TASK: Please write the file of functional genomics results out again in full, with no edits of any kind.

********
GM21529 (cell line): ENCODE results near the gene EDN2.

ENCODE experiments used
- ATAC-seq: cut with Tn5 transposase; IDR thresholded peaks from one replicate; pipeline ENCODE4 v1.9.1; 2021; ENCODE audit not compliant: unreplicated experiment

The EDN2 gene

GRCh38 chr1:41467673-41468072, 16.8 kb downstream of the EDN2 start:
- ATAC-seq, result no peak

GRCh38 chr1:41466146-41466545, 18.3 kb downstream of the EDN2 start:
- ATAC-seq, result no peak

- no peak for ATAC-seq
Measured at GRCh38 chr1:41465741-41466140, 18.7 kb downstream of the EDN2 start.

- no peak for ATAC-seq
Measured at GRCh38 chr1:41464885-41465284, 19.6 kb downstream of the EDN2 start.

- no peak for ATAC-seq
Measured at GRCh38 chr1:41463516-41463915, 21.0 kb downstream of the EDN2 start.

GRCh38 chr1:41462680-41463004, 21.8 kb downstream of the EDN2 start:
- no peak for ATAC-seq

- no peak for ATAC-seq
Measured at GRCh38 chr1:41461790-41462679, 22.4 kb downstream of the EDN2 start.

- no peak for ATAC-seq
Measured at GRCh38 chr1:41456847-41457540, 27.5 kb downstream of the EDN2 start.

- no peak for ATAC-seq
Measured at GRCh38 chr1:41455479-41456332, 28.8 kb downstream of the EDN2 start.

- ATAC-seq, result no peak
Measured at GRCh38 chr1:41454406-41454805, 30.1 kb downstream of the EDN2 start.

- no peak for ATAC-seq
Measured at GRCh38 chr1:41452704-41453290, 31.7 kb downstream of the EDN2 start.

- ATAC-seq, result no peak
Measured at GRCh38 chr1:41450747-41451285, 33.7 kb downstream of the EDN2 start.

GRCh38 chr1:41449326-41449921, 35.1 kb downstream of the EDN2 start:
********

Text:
GM21529 (cell line): ENCODE results near the gene EDN2.

ENCODE experiments used
- ATAC-seq: cut with Tn5 transposase; IDR thresholded peaks from one replicate; pipeline ENCODE4 v1.9.1; 2021; ENCODE audit not compliant: unreplicated experiment

The EDN2 gene

GRCh38 chr1:41467673-41468072, 16.8 kb downstream of the EDN2 start:
- ATAC-seq, result no peak

GRCh38 chr1:41466146-41466545, 18.3 kb downstream of the EDN2 start:
- ATAC-seq, result no peak

- no peak for ATAC-seq
Measured at GRCh38 chr1:41465741-41466140, 18.7 kb downstream of the EDN2 start.

- no peak for ATAC-seq
Measured at GRCh38 chr1:41464885-41465284, 19.6 kb downstream of the EDN2 start.

- no peak for ATAC-seq
Measured at GRCh38 chr1:41463516-41463915, 21.0 kb downstream of the EDN2 start.

GRCh38 chr1:41462680-41463004, 21.8 kb downstream of the EDN2 start:
- no peak for ATAC-seq

- no peak for ATAC-seq
Measured at GRCh38 chr1:41461790-41462679, 22.4 kb downstream of the EDN2 start.

- no peak for ATAC-seq
Measured at GRCh38 chr1:41456847-41457540, 27.5 kb downstream of the EDN2 start.

- no peak for ATAC-seq
Measured at GRCh38 chr1:41455479-41456332, 28.8 kb downstream of the EDN2 start.

- ATAC-seq, result no peak
Measured at GRCh38 chr1:41454406-41454805, 30.1 kb downstream of the EDN2 start.

- no peak for ATAC-seq
Measured at GRCh38 chr1:41452704-41453290, 31.7 kb downstream of the EDN2 start.

- ATAC-seq, result no peak
Measured at GRCh38 chr1:41450747-41451285, 33.7 kb downstream of the EDN2 start.

GRCh38 chr1:41449326-41449921, 35.1 kb downstream of the EDN2 start: